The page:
The M’s are the latest in what’s turning out to be a very fruitful crop of retro, garage rock bands hailing from Chicago. The young men in The Redwalls have the Beatles thing down perfectly, The Ponys prefer to tackle The Stooges on their fantastic debut album, but as for The M’s, well, their sound is a bit more difficult to pin down, which is their best quality. The quartet, comprised of singers/guitarists Josh Chicoine and Robert Hicks, singer/bassist Joey King, and drummer Steve Versaw, immediately bear a strong resemblance to Canadian rockers Sloan, with the way they don’t have one single frontman, the band members trading lead vocals, the layers of harmony vocals, and most importantly, a wide range of musical styles to draw their sound from. However, while Sloan today sounds like a band who has completely run out of new ideas, The M’s sound fresh and ready to take on the world.
Their self-titled debut album, actually a combination of what was originally intended to be four separate EPs, mines the best sounds of the late ‘60s and early ‘70s, but like the best of the new garage rock bands, instead of creating an empty-headed collection of stolen riffs, The M’s inject heavy doses of energy, wit, and songwriting skill that makes this more than just another retro retread. Recorded in a makeshift basement studio in the apartment that King, Hicks, and Versaw share, this album is one of those instances where an ambitious young band tries their damndest to put out a big sounding rock ‘n’ roll record, doing whatever it takes, seeing how good an album they could piece together with what limited technology was at their disposal. It’s a time-honored process, one that’s been done countless times, but as is nearly always the case, The M’s have pulled it off very well on what is a very good first album.
The first four tracks on The M’s, which also appear in the same order on their original debut EP, set the stage, showing just how fun and clever a band they are. The slinky “Dirty Old Dog” opens with a lead guitar lick that bears the subtlest of similarities to The Beatles’ “I Want to Tell You”, before veering off straight into glam rock territory, the layered lead vocals closely resembling T. Rex’s Marc Bolan, the band settling into a relaxed, spaced-out groove. “Banishment of Love” kicks off with a muscular guitar riff, the type of Southern rock-inspired glam lick you’d hear from Mick Ronson, as the song continues in a Bowie-esque direction, name-checking Lou Reed’s “Satellite of Love”, the lead vocals taking on a falsetto quality, sounding like John Lennon circa The White Album. The facetious, lumbering “Big Baby Bottoms” is a straight-out, midtempo rock stomp which segues right into “Break Our Bones”, which works essentially as a coda to the previous track, as the song rockets skyward, the harmony vocals carrying the melody higher and higher.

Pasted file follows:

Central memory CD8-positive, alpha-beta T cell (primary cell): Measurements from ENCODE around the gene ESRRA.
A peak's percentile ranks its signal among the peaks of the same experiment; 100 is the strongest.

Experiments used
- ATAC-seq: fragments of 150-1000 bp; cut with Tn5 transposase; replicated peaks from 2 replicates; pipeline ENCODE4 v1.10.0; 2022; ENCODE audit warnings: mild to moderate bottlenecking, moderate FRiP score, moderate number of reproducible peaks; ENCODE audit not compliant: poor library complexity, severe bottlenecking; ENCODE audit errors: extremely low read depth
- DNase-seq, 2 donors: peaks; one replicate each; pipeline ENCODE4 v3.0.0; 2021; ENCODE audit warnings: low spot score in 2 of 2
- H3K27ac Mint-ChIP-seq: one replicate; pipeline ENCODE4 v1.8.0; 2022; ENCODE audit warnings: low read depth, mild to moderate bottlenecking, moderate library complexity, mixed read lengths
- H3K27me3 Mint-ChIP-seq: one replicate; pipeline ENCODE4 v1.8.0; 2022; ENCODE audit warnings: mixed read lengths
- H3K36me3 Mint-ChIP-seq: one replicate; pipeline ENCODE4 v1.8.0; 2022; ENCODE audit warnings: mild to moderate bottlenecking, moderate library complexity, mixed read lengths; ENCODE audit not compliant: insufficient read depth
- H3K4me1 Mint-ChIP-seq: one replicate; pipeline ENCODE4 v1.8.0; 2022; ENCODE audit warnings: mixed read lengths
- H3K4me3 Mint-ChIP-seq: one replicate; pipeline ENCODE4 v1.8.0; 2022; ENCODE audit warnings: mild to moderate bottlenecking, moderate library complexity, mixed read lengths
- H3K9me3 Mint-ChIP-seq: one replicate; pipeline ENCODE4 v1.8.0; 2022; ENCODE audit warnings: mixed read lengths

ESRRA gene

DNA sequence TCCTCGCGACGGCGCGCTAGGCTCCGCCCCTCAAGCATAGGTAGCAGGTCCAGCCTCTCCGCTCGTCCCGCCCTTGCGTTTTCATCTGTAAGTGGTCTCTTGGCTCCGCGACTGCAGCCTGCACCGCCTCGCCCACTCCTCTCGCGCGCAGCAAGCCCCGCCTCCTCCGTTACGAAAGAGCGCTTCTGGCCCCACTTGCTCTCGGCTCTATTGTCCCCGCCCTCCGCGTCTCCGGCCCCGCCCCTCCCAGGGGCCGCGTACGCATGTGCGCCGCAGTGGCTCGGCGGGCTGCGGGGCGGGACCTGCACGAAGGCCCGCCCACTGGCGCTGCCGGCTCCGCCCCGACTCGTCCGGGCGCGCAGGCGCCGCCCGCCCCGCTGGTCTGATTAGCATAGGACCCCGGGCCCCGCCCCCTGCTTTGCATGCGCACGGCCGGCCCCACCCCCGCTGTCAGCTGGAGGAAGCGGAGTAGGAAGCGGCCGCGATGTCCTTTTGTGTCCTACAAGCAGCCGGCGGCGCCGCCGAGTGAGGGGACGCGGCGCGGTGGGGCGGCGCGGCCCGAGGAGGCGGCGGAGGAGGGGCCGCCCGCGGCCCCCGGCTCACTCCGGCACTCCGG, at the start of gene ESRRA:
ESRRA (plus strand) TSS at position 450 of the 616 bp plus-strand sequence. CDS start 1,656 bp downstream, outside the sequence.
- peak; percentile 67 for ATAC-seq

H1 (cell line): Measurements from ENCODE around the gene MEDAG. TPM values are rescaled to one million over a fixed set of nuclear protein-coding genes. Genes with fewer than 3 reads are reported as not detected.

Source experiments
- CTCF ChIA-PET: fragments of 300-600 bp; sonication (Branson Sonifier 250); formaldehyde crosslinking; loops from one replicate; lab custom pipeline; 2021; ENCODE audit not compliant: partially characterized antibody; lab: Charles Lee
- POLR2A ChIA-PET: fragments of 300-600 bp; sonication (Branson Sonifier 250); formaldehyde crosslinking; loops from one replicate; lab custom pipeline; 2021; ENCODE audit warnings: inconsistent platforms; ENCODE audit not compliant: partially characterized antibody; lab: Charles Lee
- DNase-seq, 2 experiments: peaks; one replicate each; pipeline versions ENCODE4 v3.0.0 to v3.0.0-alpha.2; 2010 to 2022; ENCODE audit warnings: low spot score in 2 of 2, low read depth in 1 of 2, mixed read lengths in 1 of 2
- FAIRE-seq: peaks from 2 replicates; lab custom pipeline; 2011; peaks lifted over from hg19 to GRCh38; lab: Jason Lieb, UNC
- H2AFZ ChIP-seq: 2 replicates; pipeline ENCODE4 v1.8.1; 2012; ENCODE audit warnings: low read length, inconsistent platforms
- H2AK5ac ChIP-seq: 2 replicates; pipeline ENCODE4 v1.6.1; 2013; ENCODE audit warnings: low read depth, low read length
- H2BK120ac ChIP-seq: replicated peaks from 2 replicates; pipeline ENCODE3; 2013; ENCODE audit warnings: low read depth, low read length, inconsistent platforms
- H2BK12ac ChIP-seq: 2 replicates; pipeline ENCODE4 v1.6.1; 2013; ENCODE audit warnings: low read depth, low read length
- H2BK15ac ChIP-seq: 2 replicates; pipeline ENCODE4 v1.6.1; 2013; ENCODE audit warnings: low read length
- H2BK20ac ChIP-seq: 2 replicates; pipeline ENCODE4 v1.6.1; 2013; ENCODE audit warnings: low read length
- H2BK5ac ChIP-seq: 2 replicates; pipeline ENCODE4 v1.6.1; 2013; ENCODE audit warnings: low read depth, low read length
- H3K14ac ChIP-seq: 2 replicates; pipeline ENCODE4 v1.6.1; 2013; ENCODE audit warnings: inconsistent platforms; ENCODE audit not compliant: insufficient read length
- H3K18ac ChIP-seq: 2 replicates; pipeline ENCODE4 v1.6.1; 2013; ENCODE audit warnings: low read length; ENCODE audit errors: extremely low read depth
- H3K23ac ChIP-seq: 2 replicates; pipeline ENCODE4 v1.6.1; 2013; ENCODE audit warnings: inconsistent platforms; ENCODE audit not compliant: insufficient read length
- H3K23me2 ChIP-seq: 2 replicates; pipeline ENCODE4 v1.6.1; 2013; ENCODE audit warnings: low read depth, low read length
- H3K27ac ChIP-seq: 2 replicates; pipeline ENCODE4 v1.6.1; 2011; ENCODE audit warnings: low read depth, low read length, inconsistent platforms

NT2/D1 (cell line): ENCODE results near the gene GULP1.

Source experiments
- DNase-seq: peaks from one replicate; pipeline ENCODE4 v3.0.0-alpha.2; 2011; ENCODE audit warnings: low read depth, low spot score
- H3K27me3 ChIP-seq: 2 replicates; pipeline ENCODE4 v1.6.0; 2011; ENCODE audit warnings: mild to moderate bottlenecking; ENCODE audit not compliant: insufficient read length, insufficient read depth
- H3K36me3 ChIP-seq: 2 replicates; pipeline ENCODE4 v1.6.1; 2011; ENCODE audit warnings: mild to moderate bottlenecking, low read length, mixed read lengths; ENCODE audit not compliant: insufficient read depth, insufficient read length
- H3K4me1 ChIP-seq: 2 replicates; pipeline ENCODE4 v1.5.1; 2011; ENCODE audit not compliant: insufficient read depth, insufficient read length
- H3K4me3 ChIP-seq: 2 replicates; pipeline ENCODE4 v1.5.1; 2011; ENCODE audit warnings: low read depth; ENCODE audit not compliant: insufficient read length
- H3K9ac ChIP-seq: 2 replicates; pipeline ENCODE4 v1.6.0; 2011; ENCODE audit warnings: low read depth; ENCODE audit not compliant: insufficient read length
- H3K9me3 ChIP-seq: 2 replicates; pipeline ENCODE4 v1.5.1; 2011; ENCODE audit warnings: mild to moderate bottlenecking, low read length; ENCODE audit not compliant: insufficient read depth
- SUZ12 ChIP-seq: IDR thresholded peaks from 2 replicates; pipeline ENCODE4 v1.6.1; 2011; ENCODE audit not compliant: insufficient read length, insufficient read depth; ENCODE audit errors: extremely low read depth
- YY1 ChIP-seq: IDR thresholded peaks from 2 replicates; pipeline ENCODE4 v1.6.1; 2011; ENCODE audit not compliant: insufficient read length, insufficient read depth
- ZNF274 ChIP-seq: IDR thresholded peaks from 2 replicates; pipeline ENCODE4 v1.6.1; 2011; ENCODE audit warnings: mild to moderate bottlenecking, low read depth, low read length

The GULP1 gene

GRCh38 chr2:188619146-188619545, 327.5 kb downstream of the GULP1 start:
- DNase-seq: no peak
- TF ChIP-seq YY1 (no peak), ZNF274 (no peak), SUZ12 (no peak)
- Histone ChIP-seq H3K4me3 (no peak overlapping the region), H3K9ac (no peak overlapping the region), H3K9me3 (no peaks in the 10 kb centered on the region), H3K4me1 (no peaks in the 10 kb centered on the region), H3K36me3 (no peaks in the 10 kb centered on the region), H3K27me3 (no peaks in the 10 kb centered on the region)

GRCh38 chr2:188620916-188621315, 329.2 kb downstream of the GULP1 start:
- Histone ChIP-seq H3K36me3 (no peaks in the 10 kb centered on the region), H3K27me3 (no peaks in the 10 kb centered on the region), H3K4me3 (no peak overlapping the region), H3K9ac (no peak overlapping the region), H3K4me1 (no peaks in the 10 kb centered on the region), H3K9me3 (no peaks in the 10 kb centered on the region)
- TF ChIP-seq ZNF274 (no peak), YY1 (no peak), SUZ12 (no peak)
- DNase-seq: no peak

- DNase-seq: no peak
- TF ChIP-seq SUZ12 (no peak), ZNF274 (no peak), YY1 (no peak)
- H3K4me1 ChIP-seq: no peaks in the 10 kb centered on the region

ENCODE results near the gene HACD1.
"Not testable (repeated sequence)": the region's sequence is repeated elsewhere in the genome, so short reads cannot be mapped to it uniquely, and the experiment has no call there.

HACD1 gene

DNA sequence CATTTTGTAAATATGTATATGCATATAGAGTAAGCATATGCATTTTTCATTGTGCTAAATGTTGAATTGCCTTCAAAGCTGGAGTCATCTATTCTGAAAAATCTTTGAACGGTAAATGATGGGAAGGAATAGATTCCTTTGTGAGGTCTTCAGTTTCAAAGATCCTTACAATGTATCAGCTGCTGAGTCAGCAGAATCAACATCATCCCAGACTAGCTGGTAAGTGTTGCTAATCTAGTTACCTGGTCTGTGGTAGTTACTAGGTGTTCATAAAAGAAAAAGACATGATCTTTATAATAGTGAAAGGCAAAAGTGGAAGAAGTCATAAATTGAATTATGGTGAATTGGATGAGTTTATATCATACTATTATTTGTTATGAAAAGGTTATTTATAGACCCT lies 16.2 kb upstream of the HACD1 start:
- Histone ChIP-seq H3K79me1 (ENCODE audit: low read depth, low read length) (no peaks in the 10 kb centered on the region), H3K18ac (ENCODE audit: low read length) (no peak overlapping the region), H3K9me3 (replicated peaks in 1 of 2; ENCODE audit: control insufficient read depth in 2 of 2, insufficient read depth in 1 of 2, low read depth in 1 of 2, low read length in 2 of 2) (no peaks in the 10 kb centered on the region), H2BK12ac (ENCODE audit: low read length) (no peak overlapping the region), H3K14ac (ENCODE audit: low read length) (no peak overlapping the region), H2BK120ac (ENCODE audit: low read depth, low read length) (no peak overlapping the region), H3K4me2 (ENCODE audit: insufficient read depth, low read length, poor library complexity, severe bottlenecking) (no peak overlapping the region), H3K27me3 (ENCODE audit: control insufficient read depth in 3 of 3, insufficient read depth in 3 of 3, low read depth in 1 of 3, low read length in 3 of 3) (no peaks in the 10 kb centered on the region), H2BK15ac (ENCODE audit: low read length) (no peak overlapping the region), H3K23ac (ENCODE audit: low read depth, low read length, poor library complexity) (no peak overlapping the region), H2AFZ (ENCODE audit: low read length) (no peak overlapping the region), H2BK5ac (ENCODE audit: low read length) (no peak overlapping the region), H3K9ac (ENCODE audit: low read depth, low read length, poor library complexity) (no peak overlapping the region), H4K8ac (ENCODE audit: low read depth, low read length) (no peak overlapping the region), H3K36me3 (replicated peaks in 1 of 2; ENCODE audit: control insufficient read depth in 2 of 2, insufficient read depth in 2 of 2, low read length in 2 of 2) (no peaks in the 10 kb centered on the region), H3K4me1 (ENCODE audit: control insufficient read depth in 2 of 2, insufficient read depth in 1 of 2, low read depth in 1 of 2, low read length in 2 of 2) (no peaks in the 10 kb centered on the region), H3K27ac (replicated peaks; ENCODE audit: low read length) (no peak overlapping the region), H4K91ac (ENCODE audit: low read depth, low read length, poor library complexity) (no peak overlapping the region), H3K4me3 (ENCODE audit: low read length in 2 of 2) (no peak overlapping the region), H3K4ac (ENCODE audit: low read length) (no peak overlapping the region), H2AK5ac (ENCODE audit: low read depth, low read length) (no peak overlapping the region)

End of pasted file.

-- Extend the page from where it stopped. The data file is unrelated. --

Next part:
Meanwhile, on the more recent tracks that make up the rest of the album, the simple “2x2” boasts a great Kinks riff, as the band tears into the song ferociously like Blur once did whan Graham Coxon was still with them, while the fabulous, mellow “Riverside” sounds like a homage to George Harrison’s early solo material. Both “Maggie” and “There is Work” are terrific, simple little rock tunes that are loaded with British Invasion influences (again, namely, The Kinks), similar to what Swedish rock standouts Mando Diao are doing at the moment. The dreamy, optimistic “Holdin’ Up” is so catchy and fun, it sounds like it would be a perfect fit on The Flaming Lips’ great Transmissions From the Satellite Heart, and the ambitious “The End is Still an A” continues in a similar direction, as the band employs hints of drum machine and tape loops.
At one point, someone (I don’t know who, it’s never revealed who exactly sings what on this record) sings, “We’ll go where no one’s ever gone before, we’ll go where no one dares.” Well, The M’s are currently treading on familiar territory, but there are hints that this great young band is ready to make some big strides on their next album. They’re obviously too talented not to.
// Sound Affects
"The man whose songs were recorded by Johnny Cash, Alan Jackson, Ricky Skaggs, David Allan Coe, The Highwaymen, and countless others succumbs to time’s cruel cue that the only token of permanence we have to offer are the effects of shared moments and memories.READ the article